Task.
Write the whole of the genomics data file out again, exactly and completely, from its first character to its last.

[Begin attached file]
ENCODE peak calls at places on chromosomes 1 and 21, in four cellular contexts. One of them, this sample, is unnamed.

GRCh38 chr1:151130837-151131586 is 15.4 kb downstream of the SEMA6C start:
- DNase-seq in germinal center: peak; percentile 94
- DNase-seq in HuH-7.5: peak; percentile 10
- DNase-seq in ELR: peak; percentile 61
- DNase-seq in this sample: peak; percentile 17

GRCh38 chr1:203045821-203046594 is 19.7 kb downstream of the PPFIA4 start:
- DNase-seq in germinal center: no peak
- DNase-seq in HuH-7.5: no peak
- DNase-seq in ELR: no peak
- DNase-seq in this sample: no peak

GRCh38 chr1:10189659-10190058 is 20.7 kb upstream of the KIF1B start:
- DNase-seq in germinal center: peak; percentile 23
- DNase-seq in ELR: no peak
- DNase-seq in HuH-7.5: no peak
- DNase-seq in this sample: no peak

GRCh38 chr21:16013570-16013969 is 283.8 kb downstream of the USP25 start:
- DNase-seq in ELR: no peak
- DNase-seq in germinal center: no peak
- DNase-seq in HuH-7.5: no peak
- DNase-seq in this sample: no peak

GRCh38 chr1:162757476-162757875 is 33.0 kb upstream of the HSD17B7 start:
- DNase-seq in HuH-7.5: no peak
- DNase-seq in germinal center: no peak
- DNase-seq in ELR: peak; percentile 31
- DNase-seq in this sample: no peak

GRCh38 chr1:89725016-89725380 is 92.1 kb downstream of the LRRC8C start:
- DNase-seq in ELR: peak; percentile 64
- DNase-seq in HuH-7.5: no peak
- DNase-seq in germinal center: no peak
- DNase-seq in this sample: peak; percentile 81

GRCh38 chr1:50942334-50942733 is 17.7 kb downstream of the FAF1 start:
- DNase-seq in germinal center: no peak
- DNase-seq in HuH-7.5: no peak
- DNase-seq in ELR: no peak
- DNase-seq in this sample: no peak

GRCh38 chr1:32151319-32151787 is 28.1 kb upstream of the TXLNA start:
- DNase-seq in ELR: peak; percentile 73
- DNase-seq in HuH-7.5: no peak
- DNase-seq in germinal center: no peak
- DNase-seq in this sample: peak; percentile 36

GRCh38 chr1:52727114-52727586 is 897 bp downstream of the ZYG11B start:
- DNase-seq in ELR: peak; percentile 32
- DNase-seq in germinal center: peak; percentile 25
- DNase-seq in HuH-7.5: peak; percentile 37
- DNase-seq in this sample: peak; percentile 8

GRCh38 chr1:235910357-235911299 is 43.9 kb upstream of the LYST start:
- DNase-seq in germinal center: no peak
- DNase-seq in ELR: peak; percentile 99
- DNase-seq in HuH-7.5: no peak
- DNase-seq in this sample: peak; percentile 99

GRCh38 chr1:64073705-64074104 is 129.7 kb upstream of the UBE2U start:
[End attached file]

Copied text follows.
ENCODE peak calls at places on chromosomes 1 and 21, in four cellular contexts. One of them, this sample, is unnamed.

GRCh38 chr1:151130837-151131586 is 15.4 kb downstream of the SEMA6C start:
- DNase-seq in germinal center: peak; percentile 94
- DNase-seq in HuH-7.5: peak; percentile 10
- DNase-seq in ELR: peak; percentile 61
- DNase-seq in this sample: peak; percentile 17

GRCh38 chr1:203045821-203046594 is 19.7 kb downstream of the PPFIA4 start:
- DNase-seq in germinal center: no peak
- DNase-seq in HuH-7.5: no peak
- DNase-seq in ELR: no peak
- DNase-seq in this sample: no peak

GRCh38 chr1:10189659-10190058 is 20.7 kb upstream of the KIF1B start:
- DNase-seq in germinal center: peak; percentile 23
- DNase-seq in ELR: no peak
- DNase-seq in HuH-7.5: no peak
- DNase-seq in this sample: no peak

GRCh38 chr21:16013570-16013969 is 283.8 kb downstream of the USP25 start:
- DNase-seq in ELR: no peak
- DNase-seq in germinal center: no peak
- DNase-seq in HuH-7.5: no peak
- DNase-seq in this sample: no peak

GRCh38 chr1:162757476-162757875 is 33.0 kb upstream of the HSD17B7 start:
- DNase-seq in HuH-7.5: no peak
- DNase-seq in germinal center: no peak
- DNase-seq in ELR: peak; percentile 31
- DNase-seq in this sample: no peak

GRCh38 chr1:89725016-89725380 is 92.1 kb downstream of the LRRC8C start:
- DNase-seq in ELR: peak; percentile 64
- DNase-seq in HuH-7.5: no peak
- DNase-seq in germinal center: no peak
- DNase-seq in this sample: peak; percentile 81

GRCh38 chr1:50942334-50942733 is 17.7 kb downstream of the FAF1 start:
- DNase-seq in germinal center: no peak
- DNase-seq in HuH-7.5: no peak
- DNase-seq in ELR: no peak
- DNase-seq in this sample: no peak

GRCh38 chr1:32151319-32151787 is 28.1 kb upstream of the TXLNA start:
- DNase-seq in ELR: peak; percentile 73
- DNase-seq in HuH-7.5: no peak
- DNase-seq in germinal center: no peak
- DNase-seq in this sample: peak; percentile 36

GRCh38 chr1:52727114-52727586 is 897 bp downstream of the ZYG11B start:
- DNase-seq in ELR: peak; percentile 32
- DNase-seq in germinal center: peak; percentile 25
- DNase-seq in HuH-7.5: peak; percentile 37
- DNase-seq in this sample: peak; percentile 8

GRCh38 chr1:235910357-235911299 is 43.9 kb upstream of the LYST start:
- DNase-seq in germinal center: no peak
- DNase-seq in ELR: peak; percentile 99
- DNase-seq in HuH-7.5: no peak
- DNase-seq in this sample: peak; percentile 99

GRCh38 chr1:64073705-64074104 is 129.7 kb upstream of the UBE2U start: